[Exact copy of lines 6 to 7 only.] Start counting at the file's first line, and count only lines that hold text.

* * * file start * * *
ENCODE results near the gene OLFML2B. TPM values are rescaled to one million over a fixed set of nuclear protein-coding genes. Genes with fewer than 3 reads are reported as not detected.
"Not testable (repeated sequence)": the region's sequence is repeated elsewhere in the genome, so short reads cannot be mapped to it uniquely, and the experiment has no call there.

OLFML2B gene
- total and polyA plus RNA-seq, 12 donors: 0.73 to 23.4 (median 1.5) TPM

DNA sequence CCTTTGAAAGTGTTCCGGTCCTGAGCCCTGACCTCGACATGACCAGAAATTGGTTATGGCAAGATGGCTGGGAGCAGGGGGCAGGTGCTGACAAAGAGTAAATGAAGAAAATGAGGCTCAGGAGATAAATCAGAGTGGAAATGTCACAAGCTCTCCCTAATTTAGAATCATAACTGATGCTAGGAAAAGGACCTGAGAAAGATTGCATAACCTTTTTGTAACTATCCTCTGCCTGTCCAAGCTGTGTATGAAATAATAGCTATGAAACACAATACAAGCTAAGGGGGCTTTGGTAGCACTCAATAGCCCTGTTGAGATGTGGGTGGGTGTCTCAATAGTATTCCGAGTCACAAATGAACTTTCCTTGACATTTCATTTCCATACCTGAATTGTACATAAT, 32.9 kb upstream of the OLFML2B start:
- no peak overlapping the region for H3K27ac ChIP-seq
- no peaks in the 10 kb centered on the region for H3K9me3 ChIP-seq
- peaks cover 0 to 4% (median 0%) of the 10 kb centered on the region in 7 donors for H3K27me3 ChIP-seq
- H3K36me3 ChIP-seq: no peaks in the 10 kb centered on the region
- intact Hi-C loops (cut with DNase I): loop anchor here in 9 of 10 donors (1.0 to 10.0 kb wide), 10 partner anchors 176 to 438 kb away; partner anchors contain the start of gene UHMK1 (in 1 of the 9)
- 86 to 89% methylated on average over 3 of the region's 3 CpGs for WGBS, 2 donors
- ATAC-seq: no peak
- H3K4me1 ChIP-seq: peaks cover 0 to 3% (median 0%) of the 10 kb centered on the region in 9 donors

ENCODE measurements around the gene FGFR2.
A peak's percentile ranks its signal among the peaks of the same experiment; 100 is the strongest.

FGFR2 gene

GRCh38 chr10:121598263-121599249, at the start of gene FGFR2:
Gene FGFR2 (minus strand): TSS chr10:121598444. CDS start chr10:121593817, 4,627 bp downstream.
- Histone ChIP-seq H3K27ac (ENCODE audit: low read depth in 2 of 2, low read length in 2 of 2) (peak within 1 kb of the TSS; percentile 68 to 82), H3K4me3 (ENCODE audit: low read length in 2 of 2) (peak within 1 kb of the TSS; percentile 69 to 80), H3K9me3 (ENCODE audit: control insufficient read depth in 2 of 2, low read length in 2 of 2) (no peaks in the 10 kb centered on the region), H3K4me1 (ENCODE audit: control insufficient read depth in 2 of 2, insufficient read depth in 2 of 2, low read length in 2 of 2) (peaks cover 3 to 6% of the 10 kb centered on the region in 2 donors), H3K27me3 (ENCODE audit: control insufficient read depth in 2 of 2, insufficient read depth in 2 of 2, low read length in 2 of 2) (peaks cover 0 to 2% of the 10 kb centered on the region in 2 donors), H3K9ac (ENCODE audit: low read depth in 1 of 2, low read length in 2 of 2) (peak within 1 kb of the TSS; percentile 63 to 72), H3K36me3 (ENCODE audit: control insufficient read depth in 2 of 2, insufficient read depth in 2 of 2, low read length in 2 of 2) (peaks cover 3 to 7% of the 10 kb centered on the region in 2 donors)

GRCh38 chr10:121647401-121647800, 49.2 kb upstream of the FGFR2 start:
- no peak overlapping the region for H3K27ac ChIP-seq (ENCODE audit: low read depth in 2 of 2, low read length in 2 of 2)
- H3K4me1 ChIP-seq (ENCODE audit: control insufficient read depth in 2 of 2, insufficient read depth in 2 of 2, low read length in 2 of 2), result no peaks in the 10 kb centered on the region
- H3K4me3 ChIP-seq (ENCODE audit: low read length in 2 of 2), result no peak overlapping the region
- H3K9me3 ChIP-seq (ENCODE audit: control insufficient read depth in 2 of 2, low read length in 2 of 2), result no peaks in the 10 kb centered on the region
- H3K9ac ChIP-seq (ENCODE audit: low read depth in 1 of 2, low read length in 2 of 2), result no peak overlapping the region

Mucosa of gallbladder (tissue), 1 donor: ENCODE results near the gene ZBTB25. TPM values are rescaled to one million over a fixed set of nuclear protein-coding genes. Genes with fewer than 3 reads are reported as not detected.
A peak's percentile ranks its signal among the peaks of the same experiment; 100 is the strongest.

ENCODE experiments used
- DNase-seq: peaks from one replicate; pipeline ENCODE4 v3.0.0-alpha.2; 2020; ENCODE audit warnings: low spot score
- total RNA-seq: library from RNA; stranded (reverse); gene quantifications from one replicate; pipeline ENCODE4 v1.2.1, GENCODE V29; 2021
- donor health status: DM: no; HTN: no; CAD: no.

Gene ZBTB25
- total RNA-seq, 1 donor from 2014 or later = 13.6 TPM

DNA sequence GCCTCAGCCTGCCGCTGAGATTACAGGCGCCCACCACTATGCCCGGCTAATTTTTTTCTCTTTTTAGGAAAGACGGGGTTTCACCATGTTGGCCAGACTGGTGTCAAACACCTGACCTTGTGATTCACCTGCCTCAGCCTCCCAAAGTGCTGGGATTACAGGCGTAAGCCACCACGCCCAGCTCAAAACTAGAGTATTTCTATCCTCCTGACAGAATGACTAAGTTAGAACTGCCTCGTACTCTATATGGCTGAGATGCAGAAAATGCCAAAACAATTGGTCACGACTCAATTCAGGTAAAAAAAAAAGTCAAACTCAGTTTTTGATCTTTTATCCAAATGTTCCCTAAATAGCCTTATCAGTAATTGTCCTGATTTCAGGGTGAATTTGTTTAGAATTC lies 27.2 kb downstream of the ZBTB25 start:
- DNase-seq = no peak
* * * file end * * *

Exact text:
- no peak overlapping the region for H3K27ac ChIP-seq
- no peaks in the 10 kb centered on the region for H3K9me3 ChIP-seq